Unfortunately, money, crime and power walk hand in hand in Bangladesh. They form the triple nexus in our politics. But stories like the above show just how far the rot has spread. Even in his most truthful state, the CEC has only scratched the surface of a minefield that holds the dark secrets of politicians of all stripes. Today, most politicians—whichever party they belong to—no longer vary in kind, but in degree, the degree to which they are susceptible to the corrupting influences of money and power.
We are talking about a culture that breeds corruption and is protected by the corrupt. Here, leaders rise through the ranks of their parties not because of their honesty, willingness to serve, or their grassroots appeal, but because of their strategic value and how much they can bring to their party's coffers. They hold important public offices despite damaging conflicts of interest, and hardly ever have to face trials for corruption should they belong to the right side of power. The drug lords and yaba godfathers, the unscrupulous businessmen, the thugs and gangsters, all are welcome in the sinister embrace of this corrupt system. Power is the new Holy Grail in Bangladesh, and nothing is off-limits in its pursuit.
We get a broader picture of this situation from the Democracy Index 2019 of the Economist Intelligence Unit published last month, in which Bangladesh, once again, fell in the "hybrid regime" category, meaning that substantial irregularities often prevent the elections from being free and fair. The hybrid regime has been defined as one in which "government pressure on opposition parties and candidates may be common…. Corruption tends to be widespread and the rule of law is weak. Civil society is weak. Typically, there is harassment of and pressure on journalists, and the judiciary is not independent."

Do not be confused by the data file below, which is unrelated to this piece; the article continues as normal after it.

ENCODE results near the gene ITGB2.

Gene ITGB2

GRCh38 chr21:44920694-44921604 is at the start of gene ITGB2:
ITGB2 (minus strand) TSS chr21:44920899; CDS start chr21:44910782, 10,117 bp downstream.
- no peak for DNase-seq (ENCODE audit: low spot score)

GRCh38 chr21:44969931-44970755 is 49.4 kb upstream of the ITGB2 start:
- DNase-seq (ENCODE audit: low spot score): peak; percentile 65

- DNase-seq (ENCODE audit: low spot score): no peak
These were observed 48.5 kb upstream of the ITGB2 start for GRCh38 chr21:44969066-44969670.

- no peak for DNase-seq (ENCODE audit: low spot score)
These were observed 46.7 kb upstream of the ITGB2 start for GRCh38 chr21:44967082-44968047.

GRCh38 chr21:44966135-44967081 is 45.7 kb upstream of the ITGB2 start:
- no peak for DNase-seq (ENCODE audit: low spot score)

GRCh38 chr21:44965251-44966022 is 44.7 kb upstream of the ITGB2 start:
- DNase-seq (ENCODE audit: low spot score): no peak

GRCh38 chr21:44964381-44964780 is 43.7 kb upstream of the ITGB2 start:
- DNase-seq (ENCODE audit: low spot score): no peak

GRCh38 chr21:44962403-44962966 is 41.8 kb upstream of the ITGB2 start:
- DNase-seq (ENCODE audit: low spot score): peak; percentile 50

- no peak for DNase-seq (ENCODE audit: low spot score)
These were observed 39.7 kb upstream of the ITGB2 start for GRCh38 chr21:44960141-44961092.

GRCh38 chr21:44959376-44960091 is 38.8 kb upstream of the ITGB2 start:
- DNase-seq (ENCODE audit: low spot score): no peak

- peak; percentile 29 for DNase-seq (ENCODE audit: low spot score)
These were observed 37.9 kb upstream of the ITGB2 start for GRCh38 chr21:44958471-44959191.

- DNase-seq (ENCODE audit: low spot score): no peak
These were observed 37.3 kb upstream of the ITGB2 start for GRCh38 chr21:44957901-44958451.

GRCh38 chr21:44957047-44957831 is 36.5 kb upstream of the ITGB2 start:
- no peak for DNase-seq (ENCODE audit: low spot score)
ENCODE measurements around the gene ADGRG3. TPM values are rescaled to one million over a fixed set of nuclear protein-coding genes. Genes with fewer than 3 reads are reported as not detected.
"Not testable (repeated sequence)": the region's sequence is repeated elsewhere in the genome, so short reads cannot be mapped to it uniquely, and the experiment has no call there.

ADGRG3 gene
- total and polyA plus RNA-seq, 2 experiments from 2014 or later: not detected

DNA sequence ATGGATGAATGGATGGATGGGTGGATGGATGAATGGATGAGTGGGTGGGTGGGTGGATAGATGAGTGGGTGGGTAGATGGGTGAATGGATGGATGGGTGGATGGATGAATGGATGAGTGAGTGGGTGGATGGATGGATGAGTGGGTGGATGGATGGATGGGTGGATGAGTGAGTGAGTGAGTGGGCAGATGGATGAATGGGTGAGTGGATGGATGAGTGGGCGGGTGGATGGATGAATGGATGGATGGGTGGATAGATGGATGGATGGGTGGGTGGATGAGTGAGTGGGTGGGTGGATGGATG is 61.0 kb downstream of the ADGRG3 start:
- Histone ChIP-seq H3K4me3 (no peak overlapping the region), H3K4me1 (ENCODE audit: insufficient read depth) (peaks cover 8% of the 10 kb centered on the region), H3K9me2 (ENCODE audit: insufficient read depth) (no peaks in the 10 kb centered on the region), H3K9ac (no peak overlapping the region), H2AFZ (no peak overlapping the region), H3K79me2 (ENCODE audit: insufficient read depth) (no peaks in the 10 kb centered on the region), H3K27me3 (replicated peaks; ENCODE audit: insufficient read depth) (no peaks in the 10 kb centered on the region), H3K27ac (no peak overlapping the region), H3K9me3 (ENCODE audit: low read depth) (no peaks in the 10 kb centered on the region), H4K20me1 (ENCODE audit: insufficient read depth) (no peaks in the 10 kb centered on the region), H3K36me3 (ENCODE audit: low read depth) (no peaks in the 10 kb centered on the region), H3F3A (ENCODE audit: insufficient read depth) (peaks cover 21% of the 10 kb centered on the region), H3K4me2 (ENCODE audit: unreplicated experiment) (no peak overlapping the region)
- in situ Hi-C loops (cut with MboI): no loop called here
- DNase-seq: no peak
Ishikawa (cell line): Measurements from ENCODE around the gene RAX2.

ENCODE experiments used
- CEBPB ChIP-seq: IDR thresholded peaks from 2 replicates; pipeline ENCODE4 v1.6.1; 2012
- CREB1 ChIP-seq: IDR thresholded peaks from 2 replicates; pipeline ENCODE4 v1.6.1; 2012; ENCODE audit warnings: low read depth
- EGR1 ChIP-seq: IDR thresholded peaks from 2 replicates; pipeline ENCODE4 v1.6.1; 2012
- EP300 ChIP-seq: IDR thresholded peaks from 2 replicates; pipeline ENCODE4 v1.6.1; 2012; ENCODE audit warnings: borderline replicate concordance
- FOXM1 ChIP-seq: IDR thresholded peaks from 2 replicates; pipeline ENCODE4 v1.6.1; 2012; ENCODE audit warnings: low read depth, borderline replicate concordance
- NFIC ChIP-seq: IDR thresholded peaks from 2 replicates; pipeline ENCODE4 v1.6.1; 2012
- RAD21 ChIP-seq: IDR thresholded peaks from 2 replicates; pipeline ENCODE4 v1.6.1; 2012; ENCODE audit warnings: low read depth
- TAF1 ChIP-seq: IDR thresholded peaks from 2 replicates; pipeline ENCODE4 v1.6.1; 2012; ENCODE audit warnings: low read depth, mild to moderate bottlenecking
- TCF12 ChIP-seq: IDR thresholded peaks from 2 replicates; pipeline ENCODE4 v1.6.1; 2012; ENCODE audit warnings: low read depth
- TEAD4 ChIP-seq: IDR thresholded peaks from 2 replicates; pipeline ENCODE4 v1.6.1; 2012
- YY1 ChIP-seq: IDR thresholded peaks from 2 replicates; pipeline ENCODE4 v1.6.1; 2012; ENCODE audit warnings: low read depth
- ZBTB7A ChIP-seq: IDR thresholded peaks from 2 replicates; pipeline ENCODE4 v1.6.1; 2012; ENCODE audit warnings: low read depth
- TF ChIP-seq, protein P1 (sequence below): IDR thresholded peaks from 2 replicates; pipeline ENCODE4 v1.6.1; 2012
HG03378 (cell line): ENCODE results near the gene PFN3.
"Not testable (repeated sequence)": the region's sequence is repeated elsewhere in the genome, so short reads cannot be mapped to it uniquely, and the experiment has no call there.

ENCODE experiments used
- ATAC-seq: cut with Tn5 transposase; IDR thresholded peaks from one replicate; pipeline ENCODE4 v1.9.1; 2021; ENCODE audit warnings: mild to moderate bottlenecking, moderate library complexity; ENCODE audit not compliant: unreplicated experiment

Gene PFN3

But the apparent euphoria expressed by some after Bangladesh climbed eight notches up the index (Bangladesh was ranked 80th among 165 independent states and two territories worldwide, up from its 88th position a year ago) is another proof of just how little we care about our democratic health or expect our leaders to guide us to a better future. The beneficiaries of the irregularities cited above are well-known to everyone, apparently even to the CEC, who (along with his predecessor) will have to answer for his role in conducting one controversial election after another and thereby creating an environment conducive to the operation of a hybrid regime.
But for now, let's stick to the subjects of the CEC's comment. His Gulistan, if taken in the right spirit, is a metaphor for the entire country, his crooks symbolise all who are searching for a backdoor access to power, and his leaders are bound by their shared lust for power and money. This must be one of his most honest moments so far, right?
Or, alternatively, we're reading too much into his comment. It was probably one of his many bland generalities that fall neither here nor there, and that are not meant to be taken seriously. After all, as a review of all that he has said and done so far will suggest, there is unlikely to be an appetite in him for a turnaround now.
Badiuzzaman Bay is a member of the editorial team at The Daily Star. Email: email@example.com